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On September 5, 2012, the plaintiffs filed the instant lawsuit alleging that the defendant had violated provisions of the North Carolina Unfair Deceptive Trade Practices Act (UDTPA), N.C.G.S. § 75-1.1 et seq., and the Telephone Consumer Protection Act, 47 U.S.C. § 227(b)(1)(A)(iii). The defendant has moved to dismiss the plaintiffs' claims under North Carolina's UDTPA. For the reasons discussed herein, the defendant's motion is denied.


A court's ruling on a motion to dismiss only addresses whether a claim for relief has been stated, " it does not resolve contests surrounding the facts, the merits of a claim, or the applicability of defenses." Republican Party v. Martin, 980 F.2d 943, 952 (4th Cir. 1992). A complaint should survive a motion to dismiss only if it " states a plausible claim for relief" supported by well-pleaded facts that permit the court " to infer more than the mere possibility of misconduct." Ashcroft v. Iqbal, 556 U.S. 662, 679, 129 S.Ct. 1937, 173 L.Ed.2d 868 (2009). Such facts must " state a claim that is plausible on its face." Bell Atlantic Corp. v. Twombly, 550 U.S. 544, 570, 127 S.Ct. 1955, 167 L.Ed.2d 929 (2007). In order to establish a facially plausible claim, a plaintiff must do more than simply plead facts that are consistent with defendant's liability or merely restate the elements of the cause of action. Iqbal, 556 __ U.S. __ at 678. The facts pleaded by the plaintiff must allow the court to draw a reasonable inference that the defendant is actually liable for the misconduct alleged. Id. In drawing such inferences, the court should view the complaint in the light most favorable to the plaintiff and should accept well-pleaded allegations as true. Mylan Labs, Inc. v. Matkari, 7 F.3d 1130, 1134 (4th Cir. 2009).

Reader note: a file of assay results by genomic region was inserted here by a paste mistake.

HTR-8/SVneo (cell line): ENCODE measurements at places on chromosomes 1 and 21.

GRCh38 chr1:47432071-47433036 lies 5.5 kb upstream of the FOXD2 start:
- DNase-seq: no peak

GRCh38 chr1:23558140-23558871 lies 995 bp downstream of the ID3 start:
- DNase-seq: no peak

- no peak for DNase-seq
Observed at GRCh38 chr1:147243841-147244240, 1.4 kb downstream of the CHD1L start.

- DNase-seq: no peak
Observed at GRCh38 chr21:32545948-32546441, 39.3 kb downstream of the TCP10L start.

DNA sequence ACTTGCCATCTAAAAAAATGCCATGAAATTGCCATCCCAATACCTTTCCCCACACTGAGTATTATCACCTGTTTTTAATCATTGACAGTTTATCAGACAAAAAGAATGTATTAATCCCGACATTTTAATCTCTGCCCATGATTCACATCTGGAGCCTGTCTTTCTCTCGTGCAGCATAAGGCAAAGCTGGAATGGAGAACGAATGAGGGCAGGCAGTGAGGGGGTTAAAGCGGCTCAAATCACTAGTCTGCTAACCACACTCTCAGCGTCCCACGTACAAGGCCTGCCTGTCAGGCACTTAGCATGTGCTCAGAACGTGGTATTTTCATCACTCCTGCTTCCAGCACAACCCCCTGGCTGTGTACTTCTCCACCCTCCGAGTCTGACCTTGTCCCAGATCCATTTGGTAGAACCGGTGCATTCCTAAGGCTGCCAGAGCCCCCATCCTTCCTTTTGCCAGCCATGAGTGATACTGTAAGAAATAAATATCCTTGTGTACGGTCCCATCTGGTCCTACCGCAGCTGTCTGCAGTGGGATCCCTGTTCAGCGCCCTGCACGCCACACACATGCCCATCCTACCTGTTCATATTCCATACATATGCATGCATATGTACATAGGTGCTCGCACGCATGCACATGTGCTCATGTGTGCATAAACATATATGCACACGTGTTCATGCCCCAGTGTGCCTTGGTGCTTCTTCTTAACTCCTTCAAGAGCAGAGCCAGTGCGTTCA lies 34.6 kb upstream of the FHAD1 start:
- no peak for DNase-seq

Here, the defendant argued that the plaintiffs' claims under Article 2 of the UDTPA, the North Carolina Debt Collection Act (" NCDCA" ), fail as a matter of law because the plaintiffs neither established that they are consumers under the law, nor that the debt at issue is covered by the statute. In essence, defendant argued that because the plaintiffs did not actually incur the Dudley Debt they are not consumers under the NCDCA and, therefore, do not have standing to bring claims under the act. It is undisputed that the Dudley Debt is a valid one, the defendant's argument is limited to whether the plaintiffs have a relationship to that debt that is sufficient to make them consumers under the NCDCA.

Under the NCDCA a " debt collector" is prohibited from using " unfair debt, deceptive representations, or other unconscionable means to collect a 'debt' from a 'consumer.'" Ross v. Washington Mut. Bank, 566 F.Supp.2d 468, 479 (E.D.N.C. 2008)(citing Davis Lake Cmty. Ass'n v. Feldmann, 138 N.C.App. 292, 295-97, 530 S.E.2d 865 (2000)). To state a claim under that law, three requirements must be met: (1) the obligation must be a debt; (3) the one owing or allegedly owing the debt must be a consumer; (3) the one trying to collect the debt must be a debt collector. Reid v. Ayers, 138 N.C.App. 261, 263, 531 S.E.2d 231 (2000). The statute contains the following definitions of those terms:

The following words and terms as used in this Article shall be construed as follows:
(1) " Consumer" means any natural person who has incurred a debt or alleged debt for personal, family, household or agricultural purposes.

(2) " Debt" means any obligation owed or due or alleged to be owed or due from a consumer.

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(3) " Debt collector" means any person engaging, directly or indirectly, in debt collection from a consumer except those persons subject to the provisions of Article 70, Chapter 58 of the General Statutes.

N.C.G.S. § 75-50. In addition to the plain language of these definitions, the North Carolina Court of Appeals has looked to the similarly constructed Fair Debt Collection Practices Act (FDCPA) in construing this state statute. See Reid, 138 N.C.App., at 263.